In the early days of Tesla, BMW was the leading light in electrified cars. Despite hedging its bets with a range-extender version of its electric i3 that included a gas component, it also offered a purely electric version of the cute compact car and has continued to update it. Simultaneously, and at the other end of the design and price spectrum, it showed a plug-in hybrid could be the stuff of dreams with the now-retired i8. And then, well, not a lot happened.
Now the company has confirmed in a press release it is planning to release electrified versions of its X1 crossover, and 5 Series and 7 Series sedans. The vehicles are part of the company's stated goals to have 25 plug-in hybrid or fully electric vehicles in its lineup by 2023 and to cut CO2 emissions by up to 40% across the lifestyle of new vehicles by 2030. More importantly, it means that soon Tesla may face serious competition in the U.S. from a company that was once the vanguard of the EV revolution.
Sales and sustainability — The German automaker is no stranger to setting itself ambitious targets. Last December it announced it had sold 500,000 electrified vehicles globally and was aiming to double that number by 2021. Also, of the 25 cars on its electric roadmap to 2023, half are planned to be fully electric. While likely explains why, impressively, BMW is so confident in its emissions-cutting abilities it's also tethering board and executive management remuneration packages to new sustainability goals.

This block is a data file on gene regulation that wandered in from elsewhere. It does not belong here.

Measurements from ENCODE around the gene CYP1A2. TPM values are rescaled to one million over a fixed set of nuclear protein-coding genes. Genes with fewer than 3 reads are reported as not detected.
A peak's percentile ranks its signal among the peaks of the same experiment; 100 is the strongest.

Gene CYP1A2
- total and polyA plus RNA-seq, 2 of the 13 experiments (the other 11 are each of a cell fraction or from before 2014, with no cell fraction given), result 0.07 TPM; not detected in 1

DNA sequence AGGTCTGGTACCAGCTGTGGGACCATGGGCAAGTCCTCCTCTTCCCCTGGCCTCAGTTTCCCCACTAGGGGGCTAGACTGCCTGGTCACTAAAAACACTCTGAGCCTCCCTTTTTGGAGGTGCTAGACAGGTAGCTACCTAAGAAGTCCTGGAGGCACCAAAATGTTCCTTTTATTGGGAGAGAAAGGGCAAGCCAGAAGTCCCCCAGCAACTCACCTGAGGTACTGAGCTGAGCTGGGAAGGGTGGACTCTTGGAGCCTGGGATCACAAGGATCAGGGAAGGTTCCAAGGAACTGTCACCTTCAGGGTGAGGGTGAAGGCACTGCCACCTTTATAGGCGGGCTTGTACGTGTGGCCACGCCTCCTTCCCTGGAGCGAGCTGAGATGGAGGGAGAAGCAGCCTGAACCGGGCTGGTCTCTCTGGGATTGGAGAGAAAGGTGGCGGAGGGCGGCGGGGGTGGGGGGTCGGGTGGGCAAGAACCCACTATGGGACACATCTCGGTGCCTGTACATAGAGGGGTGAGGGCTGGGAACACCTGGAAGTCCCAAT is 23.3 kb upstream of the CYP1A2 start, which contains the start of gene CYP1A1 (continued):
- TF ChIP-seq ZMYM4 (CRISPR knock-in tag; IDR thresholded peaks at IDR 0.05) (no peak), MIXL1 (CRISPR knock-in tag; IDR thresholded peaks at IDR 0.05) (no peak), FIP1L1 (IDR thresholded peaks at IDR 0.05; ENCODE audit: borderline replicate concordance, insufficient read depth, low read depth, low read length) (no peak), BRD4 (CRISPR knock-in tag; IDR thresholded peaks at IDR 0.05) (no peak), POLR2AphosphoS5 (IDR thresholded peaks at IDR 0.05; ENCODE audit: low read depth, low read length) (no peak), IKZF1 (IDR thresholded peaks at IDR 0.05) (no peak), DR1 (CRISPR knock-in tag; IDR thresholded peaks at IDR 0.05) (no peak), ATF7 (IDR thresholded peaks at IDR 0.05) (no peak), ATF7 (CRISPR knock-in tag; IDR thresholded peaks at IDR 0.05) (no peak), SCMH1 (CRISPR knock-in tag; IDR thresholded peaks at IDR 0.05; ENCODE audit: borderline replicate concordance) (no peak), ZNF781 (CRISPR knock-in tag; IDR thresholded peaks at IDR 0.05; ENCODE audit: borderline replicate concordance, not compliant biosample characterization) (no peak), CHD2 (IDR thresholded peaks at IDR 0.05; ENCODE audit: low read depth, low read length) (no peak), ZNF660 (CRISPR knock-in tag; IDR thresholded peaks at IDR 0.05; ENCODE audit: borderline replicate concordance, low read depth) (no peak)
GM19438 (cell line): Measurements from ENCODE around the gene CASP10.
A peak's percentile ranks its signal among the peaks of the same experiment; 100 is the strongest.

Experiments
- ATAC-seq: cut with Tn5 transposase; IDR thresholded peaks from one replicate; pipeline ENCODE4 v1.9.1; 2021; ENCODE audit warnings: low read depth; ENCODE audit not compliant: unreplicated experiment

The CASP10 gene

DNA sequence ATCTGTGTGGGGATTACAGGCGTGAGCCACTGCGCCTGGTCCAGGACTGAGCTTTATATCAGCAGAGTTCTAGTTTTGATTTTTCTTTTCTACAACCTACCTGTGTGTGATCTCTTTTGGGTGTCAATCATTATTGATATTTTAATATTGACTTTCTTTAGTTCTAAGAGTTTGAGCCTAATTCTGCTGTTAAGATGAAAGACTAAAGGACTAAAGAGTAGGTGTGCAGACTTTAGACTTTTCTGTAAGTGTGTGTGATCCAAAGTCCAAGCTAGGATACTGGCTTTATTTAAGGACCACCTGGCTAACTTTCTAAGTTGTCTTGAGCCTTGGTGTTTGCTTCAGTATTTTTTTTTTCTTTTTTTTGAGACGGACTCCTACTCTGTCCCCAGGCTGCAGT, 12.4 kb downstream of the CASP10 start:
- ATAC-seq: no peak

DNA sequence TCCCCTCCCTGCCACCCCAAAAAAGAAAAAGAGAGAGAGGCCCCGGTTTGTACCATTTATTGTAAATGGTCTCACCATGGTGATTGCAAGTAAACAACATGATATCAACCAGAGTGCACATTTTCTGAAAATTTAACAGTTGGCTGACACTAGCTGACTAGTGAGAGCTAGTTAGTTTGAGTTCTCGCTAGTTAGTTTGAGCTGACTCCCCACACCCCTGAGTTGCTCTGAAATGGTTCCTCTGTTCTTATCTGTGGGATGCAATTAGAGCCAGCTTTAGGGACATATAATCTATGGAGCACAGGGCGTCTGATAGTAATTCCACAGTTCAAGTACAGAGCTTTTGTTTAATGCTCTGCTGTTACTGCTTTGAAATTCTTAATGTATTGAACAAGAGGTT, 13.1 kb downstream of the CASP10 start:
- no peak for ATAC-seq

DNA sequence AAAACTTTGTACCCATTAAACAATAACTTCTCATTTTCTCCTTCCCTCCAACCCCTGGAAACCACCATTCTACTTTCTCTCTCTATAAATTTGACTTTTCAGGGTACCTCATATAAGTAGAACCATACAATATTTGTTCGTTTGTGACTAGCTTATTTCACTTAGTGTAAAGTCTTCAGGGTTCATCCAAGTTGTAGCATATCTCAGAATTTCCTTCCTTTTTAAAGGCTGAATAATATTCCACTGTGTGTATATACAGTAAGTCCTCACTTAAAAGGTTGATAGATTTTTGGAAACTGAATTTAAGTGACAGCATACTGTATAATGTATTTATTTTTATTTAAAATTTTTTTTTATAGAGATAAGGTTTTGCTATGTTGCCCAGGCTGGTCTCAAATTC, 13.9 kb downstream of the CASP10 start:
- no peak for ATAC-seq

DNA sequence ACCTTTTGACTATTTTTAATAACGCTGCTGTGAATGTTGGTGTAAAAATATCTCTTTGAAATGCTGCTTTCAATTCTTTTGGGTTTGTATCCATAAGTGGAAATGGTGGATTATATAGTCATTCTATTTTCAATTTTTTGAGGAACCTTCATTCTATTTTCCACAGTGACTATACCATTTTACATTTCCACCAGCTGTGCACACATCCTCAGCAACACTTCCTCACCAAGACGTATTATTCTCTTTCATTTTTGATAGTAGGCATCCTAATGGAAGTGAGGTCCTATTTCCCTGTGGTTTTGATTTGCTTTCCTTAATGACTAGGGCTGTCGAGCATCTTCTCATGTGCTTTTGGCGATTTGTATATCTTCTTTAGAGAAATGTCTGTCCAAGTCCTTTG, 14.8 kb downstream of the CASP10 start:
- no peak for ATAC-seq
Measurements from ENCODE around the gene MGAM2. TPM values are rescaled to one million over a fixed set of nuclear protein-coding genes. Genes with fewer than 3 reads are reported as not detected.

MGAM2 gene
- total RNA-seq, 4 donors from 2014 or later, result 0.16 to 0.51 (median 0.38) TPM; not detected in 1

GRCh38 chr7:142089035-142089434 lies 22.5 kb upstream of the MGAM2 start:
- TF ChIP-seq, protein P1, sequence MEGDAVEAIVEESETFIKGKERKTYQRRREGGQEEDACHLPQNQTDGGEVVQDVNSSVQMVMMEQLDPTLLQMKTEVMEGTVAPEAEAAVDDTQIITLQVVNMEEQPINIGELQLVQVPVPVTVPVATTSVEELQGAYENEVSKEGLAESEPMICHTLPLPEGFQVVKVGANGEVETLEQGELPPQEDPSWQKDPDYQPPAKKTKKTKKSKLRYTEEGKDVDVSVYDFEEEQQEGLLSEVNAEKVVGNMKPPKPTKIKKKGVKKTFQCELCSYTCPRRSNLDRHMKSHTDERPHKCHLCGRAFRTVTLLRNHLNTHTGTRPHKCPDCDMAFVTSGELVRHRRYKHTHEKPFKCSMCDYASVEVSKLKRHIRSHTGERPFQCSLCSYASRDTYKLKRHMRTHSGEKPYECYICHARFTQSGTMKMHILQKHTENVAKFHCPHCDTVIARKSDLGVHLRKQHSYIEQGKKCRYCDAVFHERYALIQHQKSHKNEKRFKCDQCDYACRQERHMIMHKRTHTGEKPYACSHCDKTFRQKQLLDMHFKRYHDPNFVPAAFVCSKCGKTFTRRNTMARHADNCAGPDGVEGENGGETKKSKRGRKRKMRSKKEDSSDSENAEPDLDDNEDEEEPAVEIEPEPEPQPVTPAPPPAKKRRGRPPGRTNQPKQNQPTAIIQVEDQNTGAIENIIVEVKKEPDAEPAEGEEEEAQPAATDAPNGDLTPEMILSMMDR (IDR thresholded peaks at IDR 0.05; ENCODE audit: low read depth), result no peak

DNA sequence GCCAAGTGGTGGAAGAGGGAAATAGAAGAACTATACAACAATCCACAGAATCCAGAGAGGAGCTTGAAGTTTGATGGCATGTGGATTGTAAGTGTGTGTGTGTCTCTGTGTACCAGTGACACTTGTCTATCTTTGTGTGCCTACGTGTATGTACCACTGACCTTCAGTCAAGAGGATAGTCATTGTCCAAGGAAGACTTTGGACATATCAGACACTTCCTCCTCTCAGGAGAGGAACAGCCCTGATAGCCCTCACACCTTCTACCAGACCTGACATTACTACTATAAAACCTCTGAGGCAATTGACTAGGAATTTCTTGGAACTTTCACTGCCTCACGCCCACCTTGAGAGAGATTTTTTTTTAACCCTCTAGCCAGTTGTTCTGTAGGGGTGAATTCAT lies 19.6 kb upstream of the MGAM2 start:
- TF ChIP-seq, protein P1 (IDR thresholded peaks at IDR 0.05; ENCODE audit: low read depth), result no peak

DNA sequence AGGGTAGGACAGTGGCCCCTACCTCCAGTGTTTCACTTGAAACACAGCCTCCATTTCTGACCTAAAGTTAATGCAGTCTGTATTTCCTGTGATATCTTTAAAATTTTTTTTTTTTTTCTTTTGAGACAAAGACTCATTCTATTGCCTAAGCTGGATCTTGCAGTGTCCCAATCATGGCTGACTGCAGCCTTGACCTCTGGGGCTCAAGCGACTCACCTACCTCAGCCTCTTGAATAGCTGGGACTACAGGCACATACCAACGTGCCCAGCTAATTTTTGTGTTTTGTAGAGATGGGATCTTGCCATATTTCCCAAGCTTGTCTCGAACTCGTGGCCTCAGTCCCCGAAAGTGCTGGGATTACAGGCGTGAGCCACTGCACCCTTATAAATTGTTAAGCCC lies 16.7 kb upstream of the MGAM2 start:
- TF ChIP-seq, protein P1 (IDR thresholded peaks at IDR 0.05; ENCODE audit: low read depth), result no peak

The BMW Group says wants to create the most sustainable supply chain in auto manufacturing, and to reduce carbon emissions from its production facilities and other sites by "80% per vehicle." To achieve that, it's going to be looking for opportunities to green every aspect of its processes.
Timelines are unclear — BMW's latest electric offering, the iX3, isn't coming to the U.S. at all. It does, however, offer the Mini Cooper SE, which is attractive but lacks the sort of range or competitive pricing likely to make it a hit with American buyers.
The eventual production versions of the concept i4 and Vision iNext are both expected to go on sale stateside, though. One of the reasons the company doesn't plan to offer the iX3 in the U.S. is because of the market's appetite for large vehicles (something the Tesla Cybertruck and GMC's incoming electric Hummer embody perfectly). That could mean no electrified X1, either, but bodes well for the 5 Series, and especially well for the 7 Series, which is a mainstay of the C-suite executive set.
Two years, 20 cars — With Cadillac, Audi, Volkswagen, Volvo's Polestar, Hyundai, Mercedes-Benz, and every other car maker bringing electric vehicles to market, the world's most valuable carmaker, Tesla, is about going to face stiffer competition every year going forward. BMW could have been the one applying the most pressure had it moved more swiftly to electrify. Whether it can still do that remains to be seen. With only two years to go before 2023 and only five electric BMWs out there, that means 20 new vehicles coming soon. That's aggressive. And we're here for it.